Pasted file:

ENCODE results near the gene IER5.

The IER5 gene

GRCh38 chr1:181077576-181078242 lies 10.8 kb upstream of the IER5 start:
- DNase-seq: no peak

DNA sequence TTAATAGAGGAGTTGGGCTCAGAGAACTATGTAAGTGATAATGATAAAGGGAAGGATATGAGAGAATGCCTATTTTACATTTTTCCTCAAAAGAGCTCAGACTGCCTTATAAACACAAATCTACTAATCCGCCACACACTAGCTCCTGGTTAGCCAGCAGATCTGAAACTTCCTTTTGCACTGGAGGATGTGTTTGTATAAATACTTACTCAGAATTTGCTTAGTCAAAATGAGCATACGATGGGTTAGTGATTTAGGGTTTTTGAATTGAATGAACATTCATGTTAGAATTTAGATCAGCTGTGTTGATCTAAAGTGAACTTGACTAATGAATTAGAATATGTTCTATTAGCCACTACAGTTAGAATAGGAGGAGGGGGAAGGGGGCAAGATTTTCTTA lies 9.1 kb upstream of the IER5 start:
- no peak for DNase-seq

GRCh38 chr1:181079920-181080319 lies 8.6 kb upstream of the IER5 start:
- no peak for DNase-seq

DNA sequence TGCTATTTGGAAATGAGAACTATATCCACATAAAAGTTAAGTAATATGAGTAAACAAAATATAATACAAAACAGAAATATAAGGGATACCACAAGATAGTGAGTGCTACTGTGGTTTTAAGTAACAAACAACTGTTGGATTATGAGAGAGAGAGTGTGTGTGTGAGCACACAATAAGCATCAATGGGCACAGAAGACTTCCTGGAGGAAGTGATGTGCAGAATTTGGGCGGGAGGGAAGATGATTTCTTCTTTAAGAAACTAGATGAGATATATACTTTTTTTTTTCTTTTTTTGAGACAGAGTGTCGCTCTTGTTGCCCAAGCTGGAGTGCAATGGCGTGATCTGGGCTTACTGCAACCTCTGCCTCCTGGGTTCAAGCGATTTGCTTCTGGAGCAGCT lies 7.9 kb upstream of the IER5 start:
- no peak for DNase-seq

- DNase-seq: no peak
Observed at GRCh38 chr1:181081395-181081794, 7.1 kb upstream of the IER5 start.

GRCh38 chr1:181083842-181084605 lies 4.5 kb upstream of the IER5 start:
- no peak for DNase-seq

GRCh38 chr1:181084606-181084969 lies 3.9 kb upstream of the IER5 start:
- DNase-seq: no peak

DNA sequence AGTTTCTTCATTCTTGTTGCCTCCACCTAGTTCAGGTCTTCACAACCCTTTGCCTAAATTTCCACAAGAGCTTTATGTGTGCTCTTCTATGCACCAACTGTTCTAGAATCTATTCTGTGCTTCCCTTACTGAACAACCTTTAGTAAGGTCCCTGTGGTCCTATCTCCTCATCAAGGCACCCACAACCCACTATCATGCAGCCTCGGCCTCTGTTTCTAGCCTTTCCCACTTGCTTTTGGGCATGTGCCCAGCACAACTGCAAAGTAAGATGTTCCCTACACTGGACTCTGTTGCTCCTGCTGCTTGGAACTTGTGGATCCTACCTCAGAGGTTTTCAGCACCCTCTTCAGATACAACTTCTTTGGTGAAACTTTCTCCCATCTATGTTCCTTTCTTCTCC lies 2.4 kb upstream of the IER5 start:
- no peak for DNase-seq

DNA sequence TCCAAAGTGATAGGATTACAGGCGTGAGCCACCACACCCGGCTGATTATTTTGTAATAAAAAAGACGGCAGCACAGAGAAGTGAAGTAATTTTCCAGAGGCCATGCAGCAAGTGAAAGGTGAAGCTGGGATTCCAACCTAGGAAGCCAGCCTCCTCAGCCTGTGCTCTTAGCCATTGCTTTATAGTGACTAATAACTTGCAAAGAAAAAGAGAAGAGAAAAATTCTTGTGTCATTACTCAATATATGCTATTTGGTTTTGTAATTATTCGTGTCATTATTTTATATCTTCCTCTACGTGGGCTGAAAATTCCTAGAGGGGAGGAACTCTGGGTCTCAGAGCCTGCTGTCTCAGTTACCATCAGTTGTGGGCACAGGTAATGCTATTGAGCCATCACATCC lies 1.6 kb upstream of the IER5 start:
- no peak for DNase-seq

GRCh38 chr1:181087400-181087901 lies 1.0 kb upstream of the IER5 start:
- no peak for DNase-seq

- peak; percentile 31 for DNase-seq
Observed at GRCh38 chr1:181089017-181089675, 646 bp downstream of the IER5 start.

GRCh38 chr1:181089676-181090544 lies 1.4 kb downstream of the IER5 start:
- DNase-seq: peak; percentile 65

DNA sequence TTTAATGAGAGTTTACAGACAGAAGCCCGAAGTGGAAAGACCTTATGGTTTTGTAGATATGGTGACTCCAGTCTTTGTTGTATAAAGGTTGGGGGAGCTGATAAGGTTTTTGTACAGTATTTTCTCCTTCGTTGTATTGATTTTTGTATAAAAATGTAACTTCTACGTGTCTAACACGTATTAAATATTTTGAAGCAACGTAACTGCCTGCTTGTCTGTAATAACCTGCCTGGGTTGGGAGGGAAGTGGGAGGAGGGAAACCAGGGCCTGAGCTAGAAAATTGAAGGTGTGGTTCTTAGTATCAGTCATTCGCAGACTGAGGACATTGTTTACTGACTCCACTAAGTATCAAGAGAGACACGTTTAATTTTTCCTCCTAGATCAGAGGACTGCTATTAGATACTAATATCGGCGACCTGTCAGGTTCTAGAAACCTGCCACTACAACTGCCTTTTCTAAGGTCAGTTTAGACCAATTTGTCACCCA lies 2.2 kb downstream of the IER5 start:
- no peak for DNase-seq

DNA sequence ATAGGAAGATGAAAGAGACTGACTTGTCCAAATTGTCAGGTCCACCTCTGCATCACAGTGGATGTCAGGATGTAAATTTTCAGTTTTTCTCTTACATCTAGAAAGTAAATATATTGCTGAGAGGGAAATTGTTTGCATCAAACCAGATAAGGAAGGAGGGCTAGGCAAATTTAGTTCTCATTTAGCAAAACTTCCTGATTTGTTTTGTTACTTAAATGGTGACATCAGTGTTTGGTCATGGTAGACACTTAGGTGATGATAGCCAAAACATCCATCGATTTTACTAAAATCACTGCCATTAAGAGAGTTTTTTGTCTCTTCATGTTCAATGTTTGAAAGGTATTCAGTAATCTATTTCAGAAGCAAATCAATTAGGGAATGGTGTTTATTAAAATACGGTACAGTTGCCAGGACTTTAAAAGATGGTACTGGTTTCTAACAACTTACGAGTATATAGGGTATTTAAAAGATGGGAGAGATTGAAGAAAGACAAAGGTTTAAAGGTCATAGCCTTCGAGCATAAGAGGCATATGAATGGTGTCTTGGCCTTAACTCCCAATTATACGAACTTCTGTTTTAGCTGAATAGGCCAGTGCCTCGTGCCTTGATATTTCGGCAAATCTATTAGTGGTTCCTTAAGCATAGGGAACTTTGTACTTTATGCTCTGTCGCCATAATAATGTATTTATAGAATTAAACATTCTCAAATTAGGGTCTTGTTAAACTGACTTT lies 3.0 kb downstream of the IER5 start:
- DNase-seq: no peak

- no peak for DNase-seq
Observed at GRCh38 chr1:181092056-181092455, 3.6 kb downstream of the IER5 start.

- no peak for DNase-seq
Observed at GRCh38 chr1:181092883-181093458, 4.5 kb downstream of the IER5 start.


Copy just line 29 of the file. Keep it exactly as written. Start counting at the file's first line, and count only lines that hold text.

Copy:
DNA sequence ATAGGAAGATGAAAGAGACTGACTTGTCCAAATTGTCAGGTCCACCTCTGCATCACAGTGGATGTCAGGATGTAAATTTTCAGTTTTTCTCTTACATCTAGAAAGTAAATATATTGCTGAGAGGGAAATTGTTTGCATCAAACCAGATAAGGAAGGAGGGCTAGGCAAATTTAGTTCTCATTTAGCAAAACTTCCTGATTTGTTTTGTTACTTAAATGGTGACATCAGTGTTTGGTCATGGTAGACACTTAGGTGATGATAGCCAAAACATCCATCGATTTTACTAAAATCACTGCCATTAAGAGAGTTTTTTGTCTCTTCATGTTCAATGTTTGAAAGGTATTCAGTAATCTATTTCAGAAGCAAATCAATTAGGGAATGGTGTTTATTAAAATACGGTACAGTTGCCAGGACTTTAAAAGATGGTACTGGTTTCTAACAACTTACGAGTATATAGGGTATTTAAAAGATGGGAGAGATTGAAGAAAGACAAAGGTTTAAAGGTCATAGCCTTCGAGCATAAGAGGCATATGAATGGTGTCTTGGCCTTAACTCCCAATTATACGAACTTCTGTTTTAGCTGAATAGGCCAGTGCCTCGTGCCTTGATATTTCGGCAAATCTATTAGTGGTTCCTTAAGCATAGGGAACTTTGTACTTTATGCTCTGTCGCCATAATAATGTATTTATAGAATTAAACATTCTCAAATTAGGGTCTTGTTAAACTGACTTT lies 3.0 kb downstream of the IER5 start: